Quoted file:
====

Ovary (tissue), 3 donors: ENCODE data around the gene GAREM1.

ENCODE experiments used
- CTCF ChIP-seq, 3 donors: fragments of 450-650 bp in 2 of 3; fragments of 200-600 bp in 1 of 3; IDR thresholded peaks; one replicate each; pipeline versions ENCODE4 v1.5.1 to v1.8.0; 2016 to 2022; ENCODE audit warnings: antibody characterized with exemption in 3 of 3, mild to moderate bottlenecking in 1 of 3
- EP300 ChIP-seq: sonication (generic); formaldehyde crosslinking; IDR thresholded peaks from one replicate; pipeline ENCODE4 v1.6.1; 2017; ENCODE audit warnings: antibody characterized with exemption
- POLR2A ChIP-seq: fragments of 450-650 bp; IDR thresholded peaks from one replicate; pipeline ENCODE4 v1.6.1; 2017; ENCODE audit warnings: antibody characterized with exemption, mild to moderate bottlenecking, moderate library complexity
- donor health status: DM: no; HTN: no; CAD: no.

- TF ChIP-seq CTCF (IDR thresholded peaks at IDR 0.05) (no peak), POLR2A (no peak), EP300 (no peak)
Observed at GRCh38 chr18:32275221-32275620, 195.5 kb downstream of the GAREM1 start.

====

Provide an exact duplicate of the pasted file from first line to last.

Ovary (tissue), 3 donors: ENCODE data around the gene GAREM1.

ENCODE experiments used
- CTCF ChIP-seq, 3 donors: fragments of 450-650 bp in 2 of 3; fragments of 200-600 bp in 1 of 3; IDR thresholded peaks; one replicate each; pipeline versions ENCODE4 v1.5.1 to v1.8.0; 2016 to 2022; ENCODE audit warnings: antibody characterized with exemption in 3 of 3, mild to moderate bottlenecking in 1 of 3
- EP300 ChIP-seq: sonication (generic); formaldehyde crosslinking; IDR thresholded peaks from one replicate; pipeline ENCODE4 v1.6.1; 2017; ENCODE audit warnings: antibody characterized with exemption
- POLR2A ChIP-seq: fragments of 450-650 bp; IDR thresholded peaks from one replicate; pipeline ENCODE4 v1.6.1; 2017; ENCODE audit warnings: antibody characterized with exemption, mild to moderate bottlenecking, moderate library complexity
- donor health status: DM: no; HTN: no; CAD: no.

- TF ChIP-seq CTCF (IDR thresholded peaks at IDR 0.05) (no peak), POLR2A (no peak), EP300 (no peak)
Observed at GRCh38 chr18:32275221-32275620, 195.5 kb downstream of the GAREM1 start.